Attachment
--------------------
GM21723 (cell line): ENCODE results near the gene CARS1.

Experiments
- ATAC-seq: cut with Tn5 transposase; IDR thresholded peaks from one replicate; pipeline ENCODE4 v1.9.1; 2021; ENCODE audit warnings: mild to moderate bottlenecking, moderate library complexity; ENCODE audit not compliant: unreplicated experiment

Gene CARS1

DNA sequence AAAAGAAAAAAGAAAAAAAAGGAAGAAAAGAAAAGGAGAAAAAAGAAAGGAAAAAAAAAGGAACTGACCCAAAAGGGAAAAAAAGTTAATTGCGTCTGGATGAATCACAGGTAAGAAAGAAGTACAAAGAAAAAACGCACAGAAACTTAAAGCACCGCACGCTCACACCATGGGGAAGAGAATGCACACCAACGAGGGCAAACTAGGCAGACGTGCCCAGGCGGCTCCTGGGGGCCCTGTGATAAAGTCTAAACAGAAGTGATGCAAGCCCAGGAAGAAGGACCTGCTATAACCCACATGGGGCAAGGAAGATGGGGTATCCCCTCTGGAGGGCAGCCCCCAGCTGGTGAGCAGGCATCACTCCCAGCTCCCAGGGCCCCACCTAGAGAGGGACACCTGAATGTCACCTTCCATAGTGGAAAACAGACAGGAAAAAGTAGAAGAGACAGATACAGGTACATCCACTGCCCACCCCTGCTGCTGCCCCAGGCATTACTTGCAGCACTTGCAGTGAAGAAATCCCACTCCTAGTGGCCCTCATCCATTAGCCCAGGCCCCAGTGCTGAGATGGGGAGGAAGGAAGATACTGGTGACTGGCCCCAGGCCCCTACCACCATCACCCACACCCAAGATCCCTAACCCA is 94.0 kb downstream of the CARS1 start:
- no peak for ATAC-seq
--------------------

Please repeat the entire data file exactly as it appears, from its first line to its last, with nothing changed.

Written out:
GM21723 (cell line): ENCODE results near the gene CARS1.

Experiments
- ATAC-seq: cut with Tn5 transposase; IDR thresholded peaks from one replicate; pipeline ENCODE4 v1.9.1; 2021; ENCODE audit warnings: mild to moderate bottlenecking, moderate library complexity; ENCODE audit not compliant: unreplicated experiment

Gene CARS1

DNA sequence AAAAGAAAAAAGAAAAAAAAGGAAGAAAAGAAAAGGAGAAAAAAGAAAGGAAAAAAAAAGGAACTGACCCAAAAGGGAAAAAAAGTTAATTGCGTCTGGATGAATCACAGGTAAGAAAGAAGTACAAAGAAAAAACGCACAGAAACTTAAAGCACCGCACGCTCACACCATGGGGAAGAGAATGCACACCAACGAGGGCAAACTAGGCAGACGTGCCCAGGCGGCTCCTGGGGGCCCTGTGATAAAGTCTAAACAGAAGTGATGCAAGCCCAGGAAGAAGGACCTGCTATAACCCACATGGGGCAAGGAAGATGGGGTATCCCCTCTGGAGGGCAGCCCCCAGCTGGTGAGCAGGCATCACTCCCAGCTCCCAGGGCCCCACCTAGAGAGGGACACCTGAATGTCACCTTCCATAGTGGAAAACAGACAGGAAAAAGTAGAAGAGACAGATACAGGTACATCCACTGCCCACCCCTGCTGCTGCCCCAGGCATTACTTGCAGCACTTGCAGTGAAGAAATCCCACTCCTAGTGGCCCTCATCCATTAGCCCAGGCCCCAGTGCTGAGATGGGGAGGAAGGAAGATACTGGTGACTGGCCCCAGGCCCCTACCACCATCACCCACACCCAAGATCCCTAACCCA is 94.0 kb downstream of the CARS1 start:
- no peak for ATAC-seq